John Elway claims Kaepernick had an NFL contract offer but turned it down

After all the sturm und drang gripping the nation over why Colin Kaepernick still hasn’t been given a starting QB position in the NFL and whether or not it was some sort of racist conspiracy, I was rather surprised to see this headline over at Bleacher Report. According to Broncos General Manager John Elway, Kaepernick actually had an offer for a quarterback job in hand but he turned it down. Of course, digging into the details of the story, it’s not as much of a game-changer as you might imagine.

Denver Broncos general manager John Elway said Thursday that free-agent quarterback Colin Kaepernick had an opportunity to sign with the team.

According to NFL Network’s James Palmer, Elway said, “Colin had his chance to be here. We offered him a contract.”

In 2016, Elway told reporters that the Broncos had made an offer to Kaepernick. According to CSN Bay Area’s Mindi Bach, the contract would have paid Kaepernick $7 million per season over two seasons.

Since parting ways with the San Francisco 49ers at the end of the 2016 season, Kaepernick has gone unsigned.

So Kaepernick could have been playing all this time if he’d really wanted to… or could he? Elway is talking about the second half of the 2016 season when Kaepernick still had a job and, perhaps even more importantly, hadn’t started his sideline National Anthem protests yet. He was still with the 49ers at that point, though doubtless knew he was going to be exploring the free agency market after that season. At that point, his QB rating had bounced back up to a respectable 90.7 after a couple of very mediocre seasons and, while certainly not the hottest passer in the league, was probably still viewed as a marketable commodity.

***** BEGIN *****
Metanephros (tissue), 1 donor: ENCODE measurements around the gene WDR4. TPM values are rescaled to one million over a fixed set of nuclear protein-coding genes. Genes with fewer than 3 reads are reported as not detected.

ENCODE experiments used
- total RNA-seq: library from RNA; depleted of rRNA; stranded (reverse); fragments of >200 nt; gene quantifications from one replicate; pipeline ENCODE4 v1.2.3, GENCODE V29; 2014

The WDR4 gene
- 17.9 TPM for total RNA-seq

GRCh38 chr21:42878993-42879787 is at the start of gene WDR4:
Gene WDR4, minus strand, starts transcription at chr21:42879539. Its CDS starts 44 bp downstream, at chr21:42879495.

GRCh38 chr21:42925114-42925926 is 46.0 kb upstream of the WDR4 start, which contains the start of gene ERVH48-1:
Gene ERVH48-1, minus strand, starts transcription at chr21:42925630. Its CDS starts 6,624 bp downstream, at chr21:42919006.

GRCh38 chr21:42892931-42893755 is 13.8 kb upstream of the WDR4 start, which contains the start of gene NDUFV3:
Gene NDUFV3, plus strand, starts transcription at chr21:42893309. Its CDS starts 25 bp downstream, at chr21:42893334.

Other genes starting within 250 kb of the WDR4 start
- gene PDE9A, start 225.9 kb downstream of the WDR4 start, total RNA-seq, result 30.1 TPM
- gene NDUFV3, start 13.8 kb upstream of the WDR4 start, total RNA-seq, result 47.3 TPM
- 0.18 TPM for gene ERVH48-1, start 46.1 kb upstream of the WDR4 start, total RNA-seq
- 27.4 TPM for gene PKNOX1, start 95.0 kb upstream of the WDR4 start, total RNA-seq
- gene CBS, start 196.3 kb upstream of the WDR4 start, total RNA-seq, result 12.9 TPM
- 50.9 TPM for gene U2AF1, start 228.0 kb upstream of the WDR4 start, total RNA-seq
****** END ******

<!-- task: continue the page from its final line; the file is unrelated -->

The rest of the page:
At that point in time, there’s a decent chance that Kaepernick (and/or his agent) felt that he could land a better deal than the seven million per year that the Broncos were offering him. Any such offers evaporated after he finished the season by attracting all of that negative attention, however. As we’ve discussed here repeatedly, Colin Kaepernick was a good NFL quarterback on his better days, but not the kind of person who looked like a sure playoff contender at that point in his career. And the simple math of NFL ownership dictates that the amount of crap and negative PR the team is willing to put up with from you is directly proportional to the likelihood that you’re going to put the Lombardi Trophy in their hands.

So I suppose Elway is correct in the most technical of terms and absent any context. It’s true that he could have gone to the Broncos after leaving San Francisco but he chose to turn them down. But would they have kept him if he continued demonstrating and didn’t jack his numbers back up to peak levels? We’ll never know to a certainty, but I’d say it was hardly a sure thing.